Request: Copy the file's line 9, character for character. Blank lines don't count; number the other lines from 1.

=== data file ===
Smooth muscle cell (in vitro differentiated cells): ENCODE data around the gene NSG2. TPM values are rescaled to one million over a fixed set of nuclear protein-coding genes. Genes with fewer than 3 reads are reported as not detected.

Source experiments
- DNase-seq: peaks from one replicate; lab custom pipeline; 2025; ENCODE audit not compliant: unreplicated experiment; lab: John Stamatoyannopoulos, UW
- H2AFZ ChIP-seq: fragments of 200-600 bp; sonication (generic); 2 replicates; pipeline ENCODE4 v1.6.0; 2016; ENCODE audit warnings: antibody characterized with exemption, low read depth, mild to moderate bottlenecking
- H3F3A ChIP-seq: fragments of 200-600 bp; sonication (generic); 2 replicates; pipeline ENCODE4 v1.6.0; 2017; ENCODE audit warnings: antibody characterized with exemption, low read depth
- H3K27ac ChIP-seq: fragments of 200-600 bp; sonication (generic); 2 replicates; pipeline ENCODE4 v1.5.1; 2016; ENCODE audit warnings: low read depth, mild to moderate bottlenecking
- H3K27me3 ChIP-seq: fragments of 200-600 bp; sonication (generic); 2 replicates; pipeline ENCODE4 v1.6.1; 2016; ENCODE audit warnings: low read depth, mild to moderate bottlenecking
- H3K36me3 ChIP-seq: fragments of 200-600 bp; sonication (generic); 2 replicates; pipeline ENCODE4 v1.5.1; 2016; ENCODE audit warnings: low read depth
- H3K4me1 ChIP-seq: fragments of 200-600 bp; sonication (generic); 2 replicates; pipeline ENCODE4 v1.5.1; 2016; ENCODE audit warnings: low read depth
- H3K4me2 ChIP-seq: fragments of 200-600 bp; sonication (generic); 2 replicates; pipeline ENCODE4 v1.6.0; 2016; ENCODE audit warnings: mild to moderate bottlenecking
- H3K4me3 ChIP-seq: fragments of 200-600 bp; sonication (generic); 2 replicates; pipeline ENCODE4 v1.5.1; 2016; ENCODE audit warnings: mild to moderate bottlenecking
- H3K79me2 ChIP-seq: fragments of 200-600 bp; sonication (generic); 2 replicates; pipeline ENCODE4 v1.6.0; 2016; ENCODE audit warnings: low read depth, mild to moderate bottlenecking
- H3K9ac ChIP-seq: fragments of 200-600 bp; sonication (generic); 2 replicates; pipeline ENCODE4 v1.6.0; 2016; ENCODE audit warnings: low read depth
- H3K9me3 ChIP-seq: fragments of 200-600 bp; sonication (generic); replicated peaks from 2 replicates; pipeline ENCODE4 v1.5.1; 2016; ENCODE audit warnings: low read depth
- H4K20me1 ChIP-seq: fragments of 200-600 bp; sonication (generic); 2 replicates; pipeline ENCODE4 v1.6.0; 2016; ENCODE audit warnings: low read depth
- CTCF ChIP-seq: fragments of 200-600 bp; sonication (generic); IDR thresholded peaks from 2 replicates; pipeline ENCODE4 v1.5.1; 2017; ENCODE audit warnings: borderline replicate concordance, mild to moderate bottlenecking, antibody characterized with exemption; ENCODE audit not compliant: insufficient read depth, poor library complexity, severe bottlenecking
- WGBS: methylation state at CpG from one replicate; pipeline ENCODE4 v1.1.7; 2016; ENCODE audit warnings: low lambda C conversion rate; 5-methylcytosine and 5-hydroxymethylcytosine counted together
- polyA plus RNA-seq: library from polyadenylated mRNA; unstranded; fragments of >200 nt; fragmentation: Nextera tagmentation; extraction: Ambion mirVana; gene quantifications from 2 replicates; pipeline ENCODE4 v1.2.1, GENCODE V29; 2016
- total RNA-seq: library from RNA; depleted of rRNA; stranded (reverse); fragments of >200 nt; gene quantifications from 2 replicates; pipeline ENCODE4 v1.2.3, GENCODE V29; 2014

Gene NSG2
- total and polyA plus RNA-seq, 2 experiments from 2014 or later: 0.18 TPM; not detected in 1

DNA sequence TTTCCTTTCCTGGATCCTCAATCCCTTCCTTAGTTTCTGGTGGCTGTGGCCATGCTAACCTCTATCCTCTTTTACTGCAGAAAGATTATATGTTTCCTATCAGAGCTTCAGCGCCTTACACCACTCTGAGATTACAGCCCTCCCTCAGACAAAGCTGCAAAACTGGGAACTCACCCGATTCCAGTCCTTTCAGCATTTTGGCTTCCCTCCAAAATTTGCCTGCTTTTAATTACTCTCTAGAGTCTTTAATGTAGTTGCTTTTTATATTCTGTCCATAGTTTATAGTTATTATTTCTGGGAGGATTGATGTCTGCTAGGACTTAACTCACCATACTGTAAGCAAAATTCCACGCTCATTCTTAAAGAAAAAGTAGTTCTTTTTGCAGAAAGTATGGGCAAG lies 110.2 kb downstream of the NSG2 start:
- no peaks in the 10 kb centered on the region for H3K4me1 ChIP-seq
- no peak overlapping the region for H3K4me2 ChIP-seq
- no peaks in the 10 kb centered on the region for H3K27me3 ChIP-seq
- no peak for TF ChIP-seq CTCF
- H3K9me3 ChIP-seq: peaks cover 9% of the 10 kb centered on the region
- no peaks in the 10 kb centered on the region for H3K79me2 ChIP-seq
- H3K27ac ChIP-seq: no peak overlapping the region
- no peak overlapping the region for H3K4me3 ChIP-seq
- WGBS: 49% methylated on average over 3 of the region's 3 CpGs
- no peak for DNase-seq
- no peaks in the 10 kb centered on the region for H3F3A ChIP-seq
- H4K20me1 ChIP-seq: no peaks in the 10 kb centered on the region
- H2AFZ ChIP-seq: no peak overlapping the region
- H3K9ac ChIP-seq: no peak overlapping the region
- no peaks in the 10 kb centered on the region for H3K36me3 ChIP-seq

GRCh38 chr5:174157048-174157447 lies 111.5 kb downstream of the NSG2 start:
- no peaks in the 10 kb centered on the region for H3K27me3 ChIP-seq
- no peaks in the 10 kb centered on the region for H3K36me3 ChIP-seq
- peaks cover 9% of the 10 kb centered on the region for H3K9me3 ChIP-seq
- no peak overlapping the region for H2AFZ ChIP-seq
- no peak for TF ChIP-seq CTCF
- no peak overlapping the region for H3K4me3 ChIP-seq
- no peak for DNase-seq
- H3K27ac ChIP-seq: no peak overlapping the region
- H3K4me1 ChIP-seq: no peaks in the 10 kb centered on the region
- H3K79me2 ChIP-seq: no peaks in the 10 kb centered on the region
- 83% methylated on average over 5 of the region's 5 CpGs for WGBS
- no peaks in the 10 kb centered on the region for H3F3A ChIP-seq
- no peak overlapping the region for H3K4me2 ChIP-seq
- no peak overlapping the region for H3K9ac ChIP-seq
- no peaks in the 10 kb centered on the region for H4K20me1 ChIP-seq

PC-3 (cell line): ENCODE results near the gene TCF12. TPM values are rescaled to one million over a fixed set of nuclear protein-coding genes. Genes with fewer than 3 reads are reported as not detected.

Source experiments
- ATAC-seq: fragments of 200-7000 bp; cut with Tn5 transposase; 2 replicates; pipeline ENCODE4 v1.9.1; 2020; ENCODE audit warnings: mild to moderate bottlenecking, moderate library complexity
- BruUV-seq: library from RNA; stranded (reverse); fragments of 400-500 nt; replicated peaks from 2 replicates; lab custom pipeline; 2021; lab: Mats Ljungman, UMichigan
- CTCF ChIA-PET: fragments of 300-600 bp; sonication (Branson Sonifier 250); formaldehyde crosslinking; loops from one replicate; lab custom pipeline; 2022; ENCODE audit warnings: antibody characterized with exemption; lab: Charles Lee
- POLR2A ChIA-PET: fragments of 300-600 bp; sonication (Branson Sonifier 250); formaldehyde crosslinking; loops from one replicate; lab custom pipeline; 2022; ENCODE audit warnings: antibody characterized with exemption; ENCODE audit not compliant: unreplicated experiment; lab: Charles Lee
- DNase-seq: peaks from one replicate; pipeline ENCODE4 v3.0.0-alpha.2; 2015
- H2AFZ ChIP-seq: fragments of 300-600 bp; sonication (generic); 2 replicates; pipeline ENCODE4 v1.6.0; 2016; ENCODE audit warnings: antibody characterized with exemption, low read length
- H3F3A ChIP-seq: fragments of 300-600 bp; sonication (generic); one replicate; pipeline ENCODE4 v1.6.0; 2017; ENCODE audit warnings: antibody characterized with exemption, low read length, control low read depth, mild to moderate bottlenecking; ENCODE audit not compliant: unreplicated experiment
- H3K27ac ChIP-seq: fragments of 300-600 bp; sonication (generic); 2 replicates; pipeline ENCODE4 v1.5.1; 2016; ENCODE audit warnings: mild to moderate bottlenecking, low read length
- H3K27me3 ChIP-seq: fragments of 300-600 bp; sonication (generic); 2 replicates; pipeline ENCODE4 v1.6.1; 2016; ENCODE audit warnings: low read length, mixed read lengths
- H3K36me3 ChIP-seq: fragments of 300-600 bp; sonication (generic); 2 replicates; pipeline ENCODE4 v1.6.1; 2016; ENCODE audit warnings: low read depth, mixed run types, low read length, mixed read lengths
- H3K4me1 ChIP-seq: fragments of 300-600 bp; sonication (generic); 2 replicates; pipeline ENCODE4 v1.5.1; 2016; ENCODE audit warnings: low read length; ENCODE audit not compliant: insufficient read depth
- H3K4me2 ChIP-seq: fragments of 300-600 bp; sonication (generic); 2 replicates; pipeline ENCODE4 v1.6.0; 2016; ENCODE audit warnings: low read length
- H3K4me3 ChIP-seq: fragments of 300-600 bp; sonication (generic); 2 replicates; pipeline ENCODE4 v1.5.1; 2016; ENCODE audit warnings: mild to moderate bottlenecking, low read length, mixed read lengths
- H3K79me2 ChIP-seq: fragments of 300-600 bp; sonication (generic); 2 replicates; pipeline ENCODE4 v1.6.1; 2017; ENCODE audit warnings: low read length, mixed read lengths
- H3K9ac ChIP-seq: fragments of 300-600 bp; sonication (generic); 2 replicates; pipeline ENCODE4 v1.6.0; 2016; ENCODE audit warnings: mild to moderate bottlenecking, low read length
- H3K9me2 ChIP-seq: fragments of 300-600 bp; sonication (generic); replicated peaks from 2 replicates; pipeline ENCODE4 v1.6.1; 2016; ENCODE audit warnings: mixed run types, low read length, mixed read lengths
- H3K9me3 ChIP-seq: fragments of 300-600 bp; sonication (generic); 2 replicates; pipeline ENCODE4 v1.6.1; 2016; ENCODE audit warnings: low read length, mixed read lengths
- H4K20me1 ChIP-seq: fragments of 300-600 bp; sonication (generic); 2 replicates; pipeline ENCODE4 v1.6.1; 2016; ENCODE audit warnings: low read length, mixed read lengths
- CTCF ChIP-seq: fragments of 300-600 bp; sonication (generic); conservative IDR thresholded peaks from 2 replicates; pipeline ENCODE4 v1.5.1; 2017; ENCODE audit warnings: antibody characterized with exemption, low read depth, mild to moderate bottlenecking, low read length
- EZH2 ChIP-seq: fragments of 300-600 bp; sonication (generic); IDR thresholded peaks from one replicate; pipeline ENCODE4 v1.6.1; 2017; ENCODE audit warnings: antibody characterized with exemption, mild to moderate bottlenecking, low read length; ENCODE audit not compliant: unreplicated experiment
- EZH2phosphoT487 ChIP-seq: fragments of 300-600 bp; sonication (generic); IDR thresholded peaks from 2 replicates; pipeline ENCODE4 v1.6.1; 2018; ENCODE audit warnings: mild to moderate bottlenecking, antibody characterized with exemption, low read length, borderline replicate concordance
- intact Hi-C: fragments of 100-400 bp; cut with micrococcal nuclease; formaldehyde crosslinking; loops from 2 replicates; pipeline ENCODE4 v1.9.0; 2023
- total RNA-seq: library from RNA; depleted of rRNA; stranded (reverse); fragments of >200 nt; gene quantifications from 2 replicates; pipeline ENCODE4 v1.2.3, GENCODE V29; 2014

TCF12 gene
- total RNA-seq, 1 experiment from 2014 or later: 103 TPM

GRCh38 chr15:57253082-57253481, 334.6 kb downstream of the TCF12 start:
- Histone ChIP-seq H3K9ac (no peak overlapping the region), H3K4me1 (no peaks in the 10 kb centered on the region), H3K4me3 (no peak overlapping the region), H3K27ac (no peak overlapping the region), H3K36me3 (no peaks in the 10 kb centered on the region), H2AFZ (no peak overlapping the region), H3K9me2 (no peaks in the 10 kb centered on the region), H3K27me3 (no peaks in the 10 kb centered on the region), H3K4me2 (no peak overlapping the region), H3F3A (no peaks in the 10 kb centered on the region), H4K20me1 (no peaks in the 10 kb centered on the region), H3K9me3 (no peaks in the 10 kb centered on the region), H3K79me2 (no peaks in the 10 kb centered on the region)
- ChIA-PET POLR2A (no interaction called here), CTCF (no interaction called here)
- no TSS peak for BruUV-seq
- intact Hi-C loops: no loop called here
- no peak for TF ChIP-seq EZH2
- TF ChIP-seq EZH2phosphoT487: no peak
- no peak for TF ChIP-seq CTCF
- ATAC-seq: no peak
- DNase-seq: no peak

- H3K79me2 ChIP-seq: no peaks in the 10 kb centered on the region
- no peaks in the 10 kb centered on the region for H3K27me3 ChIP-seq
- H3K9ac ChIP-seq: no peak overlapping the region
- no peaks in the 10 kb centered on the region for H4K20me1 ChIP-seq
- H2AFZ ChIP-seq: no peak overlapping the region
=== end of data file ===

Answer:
- H3K4me1 ChIP-seq: fragments of 200-600 bp; sonication (generic); 2 replicates; pipeline ENCODE4 v1.5.1; 2016; ENCODE audit warnings: low read depth